Box 9.5. The Global March against child labour

To promote worldwide action against child labour, a Global March was initiated by NGOs, in collaboration with workers' organizations, between December 1997 and June 1998. This global campaign involved an alliance of 350 organizations in 82 countries. It aimed to mobilize worldwide efforts to protect the rights of all children, especially their rights to receive free, meaningful education, to be protected from economic exploitation, and to be freed from performing any work that is likely to be damaging to their physical, mental, spiritual, moral or social development.

Global March campaigns were organized at national and international levels in different continents starting in Asia in January 1998 and continuing in Latin America, Africa, North America and Europe. The March converged on Geneva at the time of the International Labour Conference (ILC) in June 1998.

Core marchers were joined by other marchers in the participating countries. Activities in these regions included thousands of people demonstrating against child labour, cultural events, such as theatre performances and concerts, and core marchers meeting with local officials. In Geneva, there were community activities and the March delivered its message to the delegates of the ILC and expressed support for the ILO's proposed new Convention on the worst forms of child labour (adopted in June 1999).

The Global March was received at ILO Headquarters by the ILO Director- General, and by ILO delegates. A Global March sculpture depicting child labour and children's rights to education was unveiled in the ILO grounds.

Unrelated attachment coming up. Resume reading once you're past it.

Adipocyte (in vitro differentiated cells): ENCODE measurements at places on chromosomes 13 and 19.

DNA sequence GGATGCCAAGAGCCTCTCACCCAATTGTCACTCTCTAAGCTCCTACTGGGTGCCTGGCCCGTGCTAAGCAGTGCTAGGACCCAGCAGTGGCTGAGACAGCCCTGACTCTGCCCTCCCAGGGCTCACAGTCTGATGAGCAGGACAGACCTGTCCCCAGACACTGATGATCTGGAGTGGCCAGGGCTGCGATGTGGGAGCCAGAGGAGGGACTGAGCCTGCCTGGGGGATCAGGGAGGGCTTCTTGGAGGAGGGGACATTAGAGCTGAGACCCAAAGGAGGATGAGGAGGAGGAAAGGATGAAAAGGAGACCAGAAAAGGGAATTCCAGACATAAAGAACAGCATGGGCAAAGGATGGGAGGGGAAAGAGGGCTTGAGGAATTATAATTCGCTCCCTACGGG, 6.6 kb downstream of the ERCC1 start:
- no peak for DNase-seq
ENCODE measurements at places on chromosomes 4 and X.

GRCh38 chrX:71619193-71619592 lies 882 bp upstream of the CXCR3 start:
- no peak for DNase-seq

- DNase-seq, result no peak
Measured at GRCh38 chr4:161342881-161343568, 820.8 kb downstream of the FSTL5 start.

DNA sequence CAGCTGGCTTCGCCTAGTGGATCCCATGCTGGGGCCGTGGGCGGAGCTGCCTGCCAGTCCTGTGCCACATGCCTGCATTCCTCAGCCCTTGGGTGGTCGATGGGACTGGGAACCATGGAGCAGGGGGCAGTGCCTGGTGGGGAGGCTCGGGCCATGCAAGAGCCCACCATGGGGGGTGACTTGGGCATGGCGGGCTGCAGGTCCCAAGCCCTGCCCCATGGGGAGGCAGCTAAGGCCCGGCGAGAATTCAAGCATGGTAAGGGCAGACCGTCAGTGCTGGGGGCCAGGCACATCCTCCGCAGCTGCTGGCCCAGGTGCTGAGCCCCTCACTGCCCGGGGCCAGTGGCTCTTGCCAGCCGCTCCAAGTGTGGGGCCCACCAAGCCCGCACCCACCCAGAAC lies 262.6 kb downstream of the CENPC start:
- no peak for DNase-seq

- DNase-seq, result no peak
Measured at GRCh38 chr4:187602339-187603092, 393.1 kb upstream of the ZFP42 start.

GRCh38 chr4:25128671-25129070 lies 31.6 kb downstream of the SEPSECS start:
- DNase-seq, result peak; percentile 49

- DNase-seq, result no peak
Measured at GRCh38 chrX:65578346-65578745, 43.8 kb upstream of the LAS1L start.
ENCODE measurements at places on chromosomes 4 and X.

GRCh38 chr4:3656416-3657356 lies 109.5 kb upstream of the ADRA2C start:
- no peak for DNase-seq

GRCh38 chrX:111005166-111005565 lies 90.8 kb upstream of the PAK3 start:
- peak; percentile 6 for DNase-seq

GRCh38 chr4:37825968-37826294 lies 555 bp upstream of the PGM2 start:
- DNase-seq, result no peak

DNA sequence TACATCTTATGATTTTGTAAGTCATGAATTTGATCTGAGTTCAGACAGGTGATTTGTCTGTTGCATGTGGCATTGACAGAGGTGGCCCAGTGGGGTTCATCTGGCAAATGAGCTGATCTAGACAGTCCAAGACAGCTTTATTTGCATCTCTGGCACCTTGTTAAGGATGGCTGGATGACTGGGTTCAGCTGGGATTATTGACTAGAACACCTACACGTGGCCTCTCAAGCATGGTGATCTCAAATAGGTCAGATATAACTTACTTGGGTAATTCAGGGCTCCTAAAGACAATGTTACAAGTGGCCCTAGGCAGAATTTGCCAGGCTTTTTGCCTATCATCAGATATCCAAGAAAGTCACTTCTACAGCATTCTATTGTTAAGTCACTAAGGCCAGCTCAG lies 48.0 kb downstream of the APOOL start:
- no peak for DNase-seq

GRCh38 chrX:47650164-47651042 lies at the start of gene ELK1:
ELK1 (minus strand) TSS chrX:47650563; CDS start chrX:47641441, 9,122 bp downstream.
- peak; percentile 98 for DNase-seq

A round table meeting was organized, attended by marchers, ILC delegates and representatives of NGOs. A press conference was also organized.

Again in 1999, Global March activities took place in Geneva before and after the ILC in June. These included an international workshop in which former working children and their families discussed the reality of the worst forms of child labour, and their views on effective measures which had been or could be implemented. They presented the conclusions of the workshop to Ruth Dreifuss, President of the Swiss Confederation, Juan Somavia, Director-General of the ILO and Mary Robinson, United Nations High Commissioner for Human Rights. The Global March children also presented a dramatic interpretation of their plight to Conference delegates through mime. An exhibition graphically illustrated the lives of children in the worst forms of child labour.